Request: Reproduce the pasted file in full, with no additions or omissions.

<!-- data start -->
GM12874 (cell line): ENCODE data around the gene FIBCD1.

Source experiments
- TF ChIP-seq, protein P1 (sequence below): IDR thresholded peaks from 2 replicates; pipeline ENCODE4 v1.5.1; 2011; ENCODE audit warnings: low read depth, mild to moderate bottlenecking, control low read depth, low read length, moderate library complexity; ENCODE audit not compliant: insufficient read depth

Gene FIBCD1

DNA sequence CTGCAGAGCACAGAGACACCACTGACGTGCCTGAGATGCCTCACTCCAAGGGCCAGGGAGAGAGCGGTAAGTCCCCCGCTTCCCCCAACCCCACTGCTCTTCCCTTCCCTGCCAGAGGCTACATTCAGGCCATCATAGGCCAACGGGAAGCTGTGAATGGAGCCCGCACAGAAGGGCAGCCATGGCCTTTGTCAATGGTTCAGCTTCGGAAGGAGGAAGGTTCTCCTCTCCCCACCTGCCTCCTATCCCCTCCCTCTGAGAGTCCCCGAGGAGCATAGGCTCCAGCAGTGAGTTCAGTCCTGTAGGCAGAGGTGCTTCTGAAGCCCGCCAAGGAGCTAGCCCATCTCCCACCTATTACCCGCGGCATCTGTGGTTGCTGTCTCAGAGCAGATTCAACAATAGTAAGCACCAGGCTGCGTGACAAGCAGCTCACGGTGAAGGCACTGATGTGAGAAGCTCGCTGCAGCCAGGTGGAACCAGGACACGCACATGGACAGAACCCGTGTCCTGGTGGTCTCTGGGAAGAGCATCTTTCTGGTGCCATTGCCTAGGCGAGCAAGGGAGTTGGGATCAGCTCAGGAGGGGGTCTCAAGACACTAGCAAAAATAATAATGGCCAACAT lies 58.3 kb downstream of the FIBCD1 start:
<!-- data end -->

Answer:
GM12874 (cell line): ENCODE data around the gene FIBCD1.

Source experiments
- TF ChIP-seq, protein P1 (sequence below): IDR thresholded peaks from 2 replicates; pipeline ENCODE4 v1.5.1; 2011; ENCODE audit warnings: low read depth, mild to moderate bottlenecking, control low read depth, low read length, moderate library complexity; ENCODE audit not compliant: insufficient read depth

Gene FIBCD1

DNA sequence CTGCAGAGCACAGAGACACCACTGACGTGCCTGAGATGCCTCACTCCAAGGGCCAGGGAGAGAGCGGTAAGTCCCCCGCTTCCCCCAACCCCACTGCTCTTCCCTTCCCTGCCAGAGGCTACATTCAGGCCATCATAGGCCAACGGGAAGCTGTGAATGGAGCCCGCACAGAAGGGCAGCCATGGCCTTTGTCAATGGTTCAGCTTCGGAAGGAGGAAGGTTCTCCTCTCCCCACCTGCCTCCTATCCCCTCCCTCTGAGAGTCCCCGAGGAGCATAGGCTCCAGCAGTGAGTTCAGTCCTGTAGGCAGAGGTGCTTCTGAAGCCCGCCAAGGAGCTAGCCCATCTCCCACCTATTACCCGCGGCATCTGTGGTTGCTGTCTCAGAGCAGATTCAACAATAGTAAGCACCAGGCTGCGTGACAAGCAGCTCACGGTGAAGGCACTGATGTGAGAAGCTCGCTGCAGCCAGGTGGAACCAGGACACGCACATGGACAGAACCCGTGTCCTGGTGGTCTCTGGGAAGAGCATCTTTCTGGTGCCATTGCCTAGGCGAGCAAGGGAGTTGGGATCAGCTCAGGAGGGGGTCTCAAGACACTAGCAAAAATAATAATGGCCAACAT lies 58.3 kb downstream of the FIBCD1 start: